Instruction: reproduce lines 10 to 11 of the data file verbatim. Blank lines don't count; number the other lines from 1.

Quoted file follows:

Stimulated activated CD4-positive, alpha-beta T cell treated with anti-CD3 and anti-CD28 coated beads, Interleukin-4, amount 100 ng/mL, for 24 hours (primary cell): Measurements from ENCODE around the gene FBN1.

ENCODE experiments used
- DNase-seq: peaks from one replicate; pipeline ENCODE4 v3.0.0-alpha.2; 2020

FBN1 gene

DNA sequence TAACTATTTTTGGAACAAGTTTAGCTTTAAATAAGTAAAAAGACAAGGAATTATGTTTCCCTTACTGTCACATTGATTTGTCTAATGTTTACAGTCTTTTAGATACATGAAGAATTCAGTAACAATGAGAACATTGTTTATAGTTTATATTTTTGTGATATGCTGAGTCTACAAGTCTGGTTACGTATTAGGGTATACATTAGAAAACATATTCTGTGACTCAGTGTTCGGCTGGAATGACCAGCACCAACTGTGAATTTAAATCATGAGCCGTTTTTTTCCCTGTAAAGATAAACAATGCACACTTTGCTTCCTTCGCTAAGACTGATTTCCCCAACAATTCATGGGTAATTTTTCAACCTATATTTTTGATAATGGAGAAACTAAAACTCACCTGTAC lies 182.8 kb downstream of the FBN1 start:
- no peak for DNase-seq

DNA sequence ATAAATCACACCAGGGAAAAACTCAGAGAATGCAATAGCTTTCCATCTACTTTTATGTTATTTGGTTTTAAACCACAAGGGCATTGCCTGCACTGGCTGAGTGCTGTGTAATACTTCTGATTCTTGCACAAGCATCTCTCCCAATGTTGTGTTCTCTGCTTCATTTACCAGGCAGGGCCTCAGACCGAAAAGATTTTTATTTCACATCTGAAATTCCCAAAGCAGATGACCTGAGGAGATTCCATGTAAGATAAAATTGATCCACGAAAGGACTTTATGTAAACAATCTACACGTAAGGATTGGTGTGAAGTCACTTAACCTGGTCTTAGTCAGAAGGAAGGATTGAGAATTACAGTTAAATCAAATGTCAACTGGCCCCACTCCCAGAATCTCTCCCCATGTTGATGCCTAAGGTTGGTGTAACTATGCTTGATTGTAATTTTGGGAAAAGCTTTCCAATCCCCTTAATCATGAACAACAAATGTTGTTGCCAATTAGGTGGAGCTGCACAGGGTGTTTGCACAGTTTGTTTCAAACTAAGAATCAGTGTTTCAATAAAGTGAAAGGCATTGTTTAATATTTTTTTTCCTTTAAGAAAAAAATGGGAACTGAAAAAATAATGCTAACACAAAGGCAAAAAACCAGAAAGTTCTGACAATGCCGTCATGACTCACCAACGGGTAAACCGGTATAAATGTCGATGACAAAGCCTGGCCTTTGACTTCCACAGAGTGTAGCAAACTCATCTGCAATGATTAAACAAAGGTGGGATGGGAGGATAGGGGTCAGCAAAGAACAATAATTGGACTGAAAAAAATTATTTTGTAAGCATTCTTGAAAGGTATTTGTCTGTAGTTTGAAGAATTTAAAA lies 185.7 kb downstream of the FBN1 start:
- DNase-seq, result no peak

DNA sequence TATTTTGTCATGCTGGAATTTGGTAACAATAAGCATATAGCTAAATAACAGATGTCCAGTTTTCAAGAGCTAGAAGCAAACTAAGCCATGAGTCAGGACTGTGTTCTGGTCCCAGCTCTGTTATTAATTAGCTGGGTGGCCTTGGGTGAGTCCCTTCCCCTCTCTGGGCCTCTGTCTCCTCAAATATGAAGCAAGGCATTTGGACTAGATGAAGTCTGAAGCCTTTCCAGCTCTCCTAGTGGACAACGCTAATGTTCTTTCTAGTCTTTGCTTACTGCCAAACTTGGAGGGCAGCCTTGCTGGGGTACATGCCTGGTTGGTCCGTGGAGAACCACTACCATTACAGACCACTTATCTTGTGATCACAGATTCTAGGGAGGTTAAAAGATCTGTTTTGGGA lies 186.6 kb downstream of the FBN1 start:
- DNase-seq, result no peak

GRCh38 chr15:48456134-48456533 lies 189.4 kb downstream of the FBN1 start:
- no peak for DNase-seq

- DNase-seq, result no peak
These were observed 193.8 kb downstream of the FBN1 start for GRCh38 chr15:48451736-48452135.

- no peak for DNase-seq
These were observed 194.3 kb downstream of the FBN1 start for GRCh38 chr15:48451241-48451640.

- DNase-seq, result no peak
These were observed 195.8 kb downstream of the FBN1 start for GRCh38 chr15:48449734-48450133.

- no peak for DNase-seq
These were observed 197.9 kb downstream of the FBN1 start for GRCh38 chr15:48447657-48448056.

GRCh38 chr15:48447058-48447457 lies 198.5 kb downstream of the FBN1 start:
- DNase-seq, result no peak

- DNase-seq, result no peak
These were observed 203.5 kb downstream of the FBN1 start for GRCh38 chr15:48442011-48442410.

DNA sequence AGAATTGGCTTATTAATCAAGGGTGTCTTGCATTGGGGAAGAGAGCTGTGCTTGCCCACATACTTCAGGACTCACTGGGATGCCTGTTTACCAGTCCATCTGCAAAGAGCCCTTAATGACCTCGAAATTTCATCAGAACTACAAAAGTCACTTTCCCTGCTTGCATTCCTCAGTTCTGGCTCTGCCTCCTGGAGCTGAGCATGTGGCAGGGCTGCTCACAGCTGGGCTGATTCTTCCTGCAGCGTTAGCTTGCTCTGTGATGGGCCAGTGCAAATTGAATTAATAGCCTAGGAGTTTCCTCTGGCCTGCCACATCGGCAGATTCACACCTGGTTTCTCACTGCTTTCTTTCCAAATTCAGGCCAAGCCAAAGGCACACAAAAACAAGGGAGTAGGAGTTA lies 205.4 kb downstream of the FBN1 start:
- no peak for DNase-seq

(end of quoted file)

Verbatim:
- DNase-seq, result no peak

GRCh38 chr15:48456134-48456533 lies 189.4 kb downstream of the FBN1 start: